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PostPosted: Sat Jul 12, 2003 8:29 am 
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Location: Dallas,TEXAS
I'm not sure that this topic technically falls under "Pet Care", but here goes anyway. I've got a Jack Russel terrier puppy that's gotten quite adept at killing the occasional bird in my back yard, especially after a rain or when I've scattered some tasty soil amendment. Early this morning she nabbed her first blue jay and was immediately set upon by two others. Not wanting her to be injured I called her in and took the bird away. The blue jays were raising hell for a good 30 minutes, squaking non-stop.

The problem is that it's been almost three hours now and still they're waiting nearby and attacking her the moment she steps outside. I suspect that they're the ones that have been nesting in one of my oaks in my yard. Anyone have any idea how long blue jays typically hold a grudge? Will they move on to some place safer or will they stay put and plot their revenge? I wouldn't mind seeing them go since they seem to bully the other birds we (wife and I, not the pup) enjoy having in our yard.

~Dave Cluck


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 Post subject: bluejays
PostPosted: Wed Jul 23, 2003 5:07 pm 
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Location: Weatherford,TX
If they are nesting, I suspect they will hold a grudge until they are done raising the young. To get rid of this bunch, try using a BB or pellet gun. Sounds cruel but Bluejays are nasty birds that attack any animal and take over other birds' food, etc.

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 Post subject: Re: bluejays
PostPosted: Thu Aug 07, 2003 10:07 am 
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Location: Rowlett, TX
KHWOZ wrote:
If they are nesting, I suspect they will hold a grudge until they are done raising the young. To get rid of this bunch, try using a BB or pellet gun. Sounds cruel but Bluejays are nasty birds that attack any animal and take over other birds' food, etc.


I have a real problem with this post. You are applying human expectations and codes of conduct to an animal and then saying it's okay to kill the animal when it doesn't conform to them. Bluejays aren't "nasty" -- they're bluejays and their behavior is hard coded into them. Nature has a beautiful pattern and all of its creatures have their place in that pattern -- even the "nasty" ones. By using organic methods to garden you imply that you have a desire to coexist with Nature and respect her patterns -- not just respect the ones you like and blast to Kingdom Come the ones you don't. Besides, if you're going to attack animal behavior, why not talk about the puppy that has become "adept at killing the occasional bird." That's equally as nasty, so if your logic follows, why not use the pellet gun on the dog?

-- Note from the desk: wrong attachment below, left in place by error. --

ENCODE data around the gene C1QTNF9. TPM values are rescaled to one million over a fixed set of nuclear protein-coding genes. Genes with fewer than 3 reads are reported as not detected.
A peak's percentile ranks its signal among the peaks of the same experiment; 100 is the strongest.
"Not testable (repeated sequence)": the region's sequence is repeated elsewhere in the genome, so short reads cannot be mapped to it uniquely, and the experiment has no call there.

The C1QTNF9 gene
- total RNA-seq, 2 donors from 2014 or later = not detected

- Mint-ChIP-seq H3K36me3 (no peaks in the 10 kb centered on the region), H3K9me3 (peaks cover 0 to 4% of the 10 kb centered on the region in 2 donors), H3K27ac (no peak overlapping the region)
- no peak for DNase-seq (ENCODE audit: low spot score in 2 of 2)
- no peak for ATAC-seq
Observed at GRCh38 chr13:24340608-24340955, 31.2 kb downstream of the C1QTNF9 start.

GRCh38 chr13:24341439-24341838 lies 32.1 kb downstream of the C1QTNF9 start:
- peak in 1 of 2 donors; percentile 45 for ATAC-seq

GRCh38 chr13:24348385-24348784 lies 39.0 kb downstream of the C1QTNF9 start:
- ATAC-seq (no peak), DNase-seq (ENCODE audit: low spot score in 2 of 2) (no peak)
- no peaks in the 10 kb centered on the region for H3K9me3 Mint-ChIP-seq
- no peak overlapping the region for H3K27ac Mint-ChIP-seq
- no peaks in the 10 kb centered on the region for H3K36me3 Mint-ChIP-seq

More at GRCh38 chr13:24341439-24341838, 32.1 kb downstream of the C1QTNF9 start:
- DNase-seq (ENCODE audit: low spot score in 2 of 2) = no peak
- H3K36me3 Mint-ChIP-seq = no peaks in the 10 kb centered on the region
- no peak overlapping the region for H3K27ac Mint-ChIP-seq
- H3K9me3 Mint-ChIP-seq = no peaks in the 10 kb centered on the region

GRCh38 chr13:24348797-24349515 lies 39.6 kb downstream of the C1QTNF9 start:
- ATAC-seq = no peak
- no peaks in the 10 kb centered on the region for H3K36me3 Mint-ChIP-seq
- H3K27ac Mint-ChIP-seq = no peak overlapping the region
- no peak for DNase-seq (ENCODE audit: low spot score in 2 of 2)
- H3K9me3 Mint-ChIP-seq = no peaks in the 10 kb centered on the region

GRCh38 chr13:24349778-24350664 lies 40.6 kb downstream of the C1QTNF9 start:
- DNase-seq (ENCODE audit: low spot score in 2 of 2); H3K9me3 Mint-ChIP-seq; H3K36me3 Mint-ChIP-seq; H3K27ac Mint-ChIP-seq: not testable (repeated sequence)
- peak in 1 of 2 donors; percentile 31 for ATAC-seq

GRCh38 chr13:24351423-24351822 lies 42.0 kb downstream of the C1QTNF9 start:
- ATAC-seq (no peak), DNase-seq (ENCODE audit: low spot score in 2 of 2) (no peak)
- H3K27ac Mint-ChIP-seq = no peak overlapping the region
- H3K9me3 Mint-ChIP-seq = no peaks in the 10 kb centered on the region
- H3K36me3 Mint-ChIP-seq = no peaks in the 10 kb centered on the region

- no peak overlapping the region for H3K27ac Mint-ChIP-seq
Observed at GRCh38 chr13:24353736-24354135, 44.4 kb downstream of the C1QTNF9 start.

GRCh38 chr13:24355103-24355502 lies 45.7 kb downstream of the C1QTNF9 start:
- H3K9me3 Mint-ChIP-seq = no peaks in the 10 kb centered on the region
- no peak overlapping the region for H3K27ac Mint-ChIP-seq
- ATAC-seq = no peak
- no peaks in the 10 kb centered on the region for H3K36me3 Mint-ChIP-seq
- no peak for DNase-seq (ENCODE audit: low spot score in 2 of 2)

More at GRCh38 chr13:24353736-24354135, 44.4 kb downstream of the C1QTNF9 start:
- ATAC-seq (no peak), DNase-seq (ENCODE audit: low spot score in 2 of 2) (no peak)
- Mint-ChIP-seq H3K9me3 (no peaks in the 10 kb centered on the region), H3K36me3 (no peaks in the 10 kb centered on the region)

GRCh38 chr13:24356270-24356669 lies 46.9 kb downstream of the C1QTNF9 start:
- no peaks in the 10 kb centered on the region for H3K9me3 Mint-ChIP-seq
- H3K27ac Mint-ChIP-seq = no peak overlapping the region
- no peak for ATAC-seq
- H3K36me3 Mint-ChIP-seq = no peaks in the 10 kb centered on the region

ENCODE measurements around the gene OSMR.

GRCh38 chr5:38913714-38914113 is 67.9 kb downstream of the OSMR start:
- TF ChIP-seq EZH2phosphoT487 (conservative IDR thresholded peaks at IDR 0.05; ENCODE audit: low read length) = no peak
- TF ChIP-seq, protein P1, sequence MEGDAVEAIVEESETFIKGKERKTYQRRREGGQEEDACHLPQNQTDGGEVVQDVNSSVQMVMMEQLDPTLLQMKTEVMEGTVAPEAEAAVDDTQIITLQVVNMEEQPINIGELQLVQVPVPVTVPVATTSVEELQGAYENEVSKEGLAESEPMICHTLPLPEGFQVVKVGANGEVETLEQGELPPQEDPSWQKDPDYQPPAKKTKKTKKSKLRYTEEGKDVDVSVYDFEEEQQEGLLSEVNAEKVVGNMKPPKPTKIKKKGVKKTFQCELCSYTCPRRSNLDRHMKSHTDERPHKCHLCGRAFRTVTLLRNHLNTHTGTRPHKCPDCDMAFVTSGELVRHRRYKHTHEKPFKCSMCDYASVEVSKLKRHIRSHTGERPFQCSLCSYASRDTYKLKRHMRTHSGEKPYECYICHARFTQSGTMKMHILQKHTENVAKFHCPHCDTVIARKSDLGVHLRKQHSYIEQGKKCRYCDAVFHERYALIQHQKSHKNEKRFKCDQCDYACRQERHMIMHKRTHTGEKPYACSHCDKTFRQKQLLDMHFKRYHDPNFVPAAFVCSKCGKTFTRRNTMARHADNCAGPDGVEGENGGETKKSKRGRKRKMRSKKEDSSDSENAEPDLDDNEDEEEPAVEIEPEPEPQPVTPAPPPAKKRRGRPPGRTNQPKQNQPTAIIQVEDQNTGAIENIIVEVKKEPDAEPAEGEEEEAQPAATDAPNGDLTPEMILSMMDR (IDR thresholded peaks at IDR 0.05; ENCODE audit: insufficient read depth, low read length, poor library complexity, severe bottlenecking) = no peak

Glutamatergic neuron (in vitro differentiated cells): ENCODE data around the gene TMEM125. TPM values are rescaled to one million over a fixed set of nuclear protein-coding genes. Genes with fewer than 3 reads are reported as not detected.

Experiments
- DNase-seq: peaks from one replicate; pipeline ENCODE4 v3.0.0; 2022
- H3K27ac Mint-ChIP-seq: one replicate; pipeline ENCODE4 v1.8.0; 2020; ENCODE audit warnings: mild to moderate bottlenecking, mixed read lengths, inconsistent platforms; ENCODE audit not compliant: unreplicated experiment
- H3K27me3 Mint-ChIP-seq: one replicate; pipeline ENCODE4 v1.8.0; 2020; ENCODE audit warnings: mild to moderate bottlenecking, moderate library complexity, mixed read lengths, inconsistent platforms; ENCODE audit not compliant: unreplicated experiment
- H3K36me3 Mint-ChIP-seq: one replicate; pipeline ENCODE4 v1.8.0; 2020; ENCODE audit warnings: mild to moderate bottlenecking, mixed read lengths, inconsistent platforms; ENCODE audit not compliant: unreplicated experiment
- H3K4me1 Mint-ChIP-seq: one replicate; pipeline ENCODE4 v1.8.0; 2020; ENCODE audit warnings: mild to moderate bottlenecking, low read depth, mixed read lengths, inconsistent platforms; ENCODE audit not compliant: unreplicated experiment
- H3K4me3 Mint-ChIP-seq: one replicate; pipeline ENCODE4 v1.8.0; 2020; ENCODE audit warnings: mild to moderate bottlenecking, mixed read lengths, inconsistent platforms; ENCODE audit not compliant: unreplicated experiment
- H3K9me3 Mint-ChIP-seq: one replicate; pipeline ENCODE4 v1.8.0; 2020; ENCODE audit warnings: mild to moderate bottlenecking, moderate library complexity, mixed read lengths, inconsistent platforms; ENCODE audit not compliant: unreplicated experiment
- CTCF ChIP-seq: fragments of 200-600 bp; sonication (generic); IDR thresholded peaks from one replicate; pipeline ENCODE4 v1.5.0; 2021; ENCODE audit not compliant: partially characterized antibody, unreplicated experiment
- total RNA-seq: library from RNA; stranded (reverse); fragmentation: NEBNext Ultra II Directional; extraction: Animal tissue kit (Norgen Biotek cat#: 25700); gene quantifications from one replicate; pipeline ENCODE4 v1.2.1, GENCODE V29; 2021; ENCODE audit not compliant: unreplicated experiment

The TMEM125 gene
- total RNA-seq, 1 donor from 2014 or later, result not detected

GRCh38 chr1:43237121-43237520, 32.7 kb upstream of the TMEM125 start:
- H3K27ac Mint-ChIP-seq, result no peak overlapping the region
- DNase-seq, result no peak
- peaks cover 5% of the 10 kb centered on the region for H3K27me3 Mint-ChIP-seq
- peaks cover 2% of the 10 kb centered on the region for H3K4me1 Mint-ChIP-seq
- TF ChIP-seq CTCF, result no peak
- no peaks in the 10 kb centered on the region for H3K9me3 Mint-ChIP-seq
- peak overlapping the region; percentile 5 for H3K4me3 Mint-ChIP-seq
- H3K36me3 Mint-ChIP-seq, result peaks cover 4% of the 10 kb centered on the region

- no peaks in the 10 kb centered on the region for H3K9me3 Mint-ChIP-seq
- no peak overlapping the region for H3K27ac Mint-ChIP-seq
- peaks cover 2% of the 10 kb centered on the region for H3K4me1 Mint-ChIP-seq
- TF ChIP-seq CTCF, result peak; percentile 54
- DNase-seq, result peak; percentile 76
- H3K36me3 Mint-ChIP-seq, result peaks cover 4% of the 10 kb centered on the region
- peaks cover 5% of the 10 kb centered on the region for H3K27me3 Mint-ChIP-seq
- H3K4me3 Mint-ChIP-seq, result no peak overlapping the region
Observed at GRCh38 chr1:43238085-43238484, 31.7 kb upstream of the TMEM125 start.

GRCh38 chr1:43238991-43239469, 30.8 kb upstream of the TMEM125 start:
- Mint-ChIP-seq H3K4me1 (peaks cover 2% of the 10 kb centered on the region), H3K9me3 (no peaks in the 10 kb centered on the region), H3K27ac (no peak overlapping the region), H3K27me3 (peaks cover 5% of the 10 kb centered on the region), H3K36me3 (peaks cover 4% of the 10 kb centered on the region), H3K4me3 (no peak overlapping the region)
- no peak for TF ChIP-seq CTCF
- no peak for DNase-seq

To keep this on-topic, I agree that the birds will hold the grudge as long as they are nesting. By the time you see this reply, they probably will be long gone. And perhaps an angry bird will help train your puppy that there are consequences to killings birds. She's lucky she didn't go after a mockingbird -- now THEY are really mean!

Long story short, the bluejays probably deserve to hold a grudge. My 2 cents -- your mileage may vary.


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PostPosted: Thu Aug 07, 2003 10:11 am 
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Location: Richardson, TX
Good reply Kathie.

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 Post subject: nature
PostPosted: Thu Aug 07, 2003 10:40 am 
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Location: Weatherford,TX
To: kathiec

I hope your blood pressure has gone down by now. All I did was to give a possible solution to being attacked by a critter. I guess you love and allow rabid animals in your area. A wasp nest above your door way that attacks you daily. Some critter that digs your whole yard up. Bugs that eat everything in sight. Coyotes killing your animals. This list could go on forever. Just because something is happening in nature does not mean you have put up with all of it. Also, I didn't say to kill the bluejays. You can run off problems without killing them. By the way, I'll bet that you really get excited when you listen to Howard on the radio (last one I remember was a squirrel issue).

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PostPosted: Thu Aug 07, 2003 5:48 pm 
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Location: Rowlett, TX